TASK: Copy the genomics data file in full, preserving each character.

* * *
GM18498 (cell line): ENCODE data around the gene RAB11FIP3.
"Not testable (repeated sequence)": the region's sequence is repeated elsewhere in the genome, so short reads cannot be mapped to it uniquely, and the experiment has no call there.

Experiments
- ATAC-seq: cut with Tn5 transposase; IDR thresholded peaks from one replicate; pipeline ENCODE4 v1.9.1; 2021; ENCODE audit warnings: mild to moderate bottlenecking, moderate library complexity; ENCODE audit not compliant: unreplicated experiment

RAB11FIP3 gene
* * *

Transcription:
GM18498 (cell line): ENCODE data around the gene RAB11FIP3.
"Not testable (repeated sequence)": the region's sequence is repeated elsewhere in the genome, so short reads cannot be mapped to it uniquely, and the experiment has no call there.

Experiments
- ATAC-seq: cut with Tn5 transposase; IDR thresholded peaks from one replicate; pipeline ENCODE4 v1.9.1; 2021; ENCODE audit warnings: mild to moderate bottlenecking, moderate library complexity; ENCODE audit not compliant: unreplicated experiment

RAB11FIP3 gene